My father died twenty years ago today, reads your text message in the mid-morning hours. You watched a body given to the ground, a soul departed. And somewhere a hemisphere away, I knew nothing. I slammed my locker after first period economics, scratched out pre-calculus problems on notebook paper, read glossy brochures from colleges on the other side of my country, across the Atlantic from yours. Your father was dying, and I saw the grey of my high school and plotted a future of manicured lawns, sprawling trees, college textbooks held snug against my hip. Ten thousand miles split the us that existed then as you and as me. Your father whispered words into your ear. Shallow, warm breath against your skin. A root, a memory to touch, turn over, feel again and again. Your body heaved with a now adult sigh, and the dust clung to your good clothes. We couldn’t know then the way time zones would collapse, the way beating hearts would crush distance. Twenty years gone, and now in the late-night hours I whisper in your ear, cup my fingers in a circle and speak with the sound of the living what I think echoes from the grave. You make me proud, I say. I wish for a voice I never heard, a deep tone I can only create in dreams. A voice you knew twenty years ago.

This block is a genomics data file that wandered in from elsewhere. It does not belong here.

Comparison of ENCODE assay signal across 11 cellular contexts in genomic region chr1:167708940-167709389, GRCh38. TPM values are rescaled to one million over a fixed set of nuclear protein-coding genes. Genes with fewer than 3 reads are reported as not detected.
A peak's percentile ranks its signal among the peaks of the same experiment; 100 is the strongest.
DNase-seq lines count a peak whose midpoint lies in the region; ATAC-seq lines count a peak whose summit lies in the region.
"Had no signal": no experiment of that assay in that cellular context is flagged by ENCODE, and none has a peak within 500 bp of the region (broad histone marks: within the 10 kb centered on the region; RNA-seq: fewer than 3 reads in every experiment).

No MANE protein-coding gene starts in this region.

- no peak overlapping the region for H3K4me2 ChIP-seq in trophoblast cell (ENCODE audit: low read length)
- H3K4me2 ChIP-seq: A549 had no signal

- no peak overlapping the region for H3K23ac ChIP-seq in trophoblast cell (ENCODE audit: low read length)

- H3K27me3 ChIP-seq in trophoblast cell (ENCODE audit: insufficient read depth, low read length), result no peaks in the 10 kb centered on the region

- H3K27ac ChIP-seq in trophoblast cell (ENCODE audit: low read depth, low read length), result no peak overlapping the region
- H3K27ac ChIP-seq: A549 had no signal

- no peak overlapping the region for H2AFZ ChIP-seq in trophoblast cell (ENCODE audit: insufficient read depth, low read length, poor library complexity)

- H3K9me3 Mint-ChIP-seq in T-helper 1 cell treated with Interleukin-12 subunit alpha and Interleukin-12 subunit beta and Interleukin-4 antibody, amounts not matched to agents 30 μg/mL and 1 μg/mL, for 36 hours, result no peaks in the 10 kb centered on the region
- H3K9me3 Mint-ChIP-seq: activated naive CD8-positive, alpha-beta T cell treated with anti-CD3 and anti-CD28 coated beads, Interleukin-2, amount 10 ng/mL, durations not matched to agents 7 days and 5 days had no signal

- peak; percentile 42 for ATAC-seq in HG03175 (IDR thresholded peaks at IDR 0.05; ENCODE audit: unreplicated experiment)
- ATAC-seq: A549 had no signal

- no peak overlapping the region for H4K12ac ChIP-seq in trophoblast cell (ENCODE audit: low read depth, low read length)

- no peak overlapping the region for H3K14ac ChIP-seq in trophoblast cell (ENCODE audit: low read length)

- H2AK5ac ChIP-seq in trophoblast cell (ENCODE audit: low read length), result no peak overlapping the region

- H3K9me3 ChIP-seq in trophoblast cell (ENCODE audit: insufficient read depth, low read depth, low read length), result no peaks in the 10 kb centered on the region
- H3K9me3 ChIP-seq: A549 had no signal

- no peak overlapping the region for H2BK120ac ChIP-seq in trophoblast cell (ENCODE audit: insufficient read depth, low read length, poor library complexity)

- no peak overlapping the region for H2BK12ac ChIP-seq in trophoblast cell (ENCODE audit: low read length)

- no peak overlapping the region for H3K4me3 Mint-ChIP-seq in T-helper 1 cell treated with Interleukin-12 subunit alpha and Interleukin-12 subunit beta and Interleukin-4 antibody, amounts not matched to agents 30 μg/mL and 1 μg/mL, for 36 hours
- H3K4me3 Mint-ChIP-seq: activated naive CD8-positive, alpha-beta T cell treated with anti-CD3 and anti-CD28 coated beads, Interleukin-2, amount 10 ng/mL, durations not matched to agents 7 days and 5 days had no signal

Patrice Gopo is a 2017-2018 North Carolina Arts Council Literature Fellow, and her essay collection about race, immigration, and belonging will release this summer. Please visit patricegopo.com/receive-updates to receive updates about her book.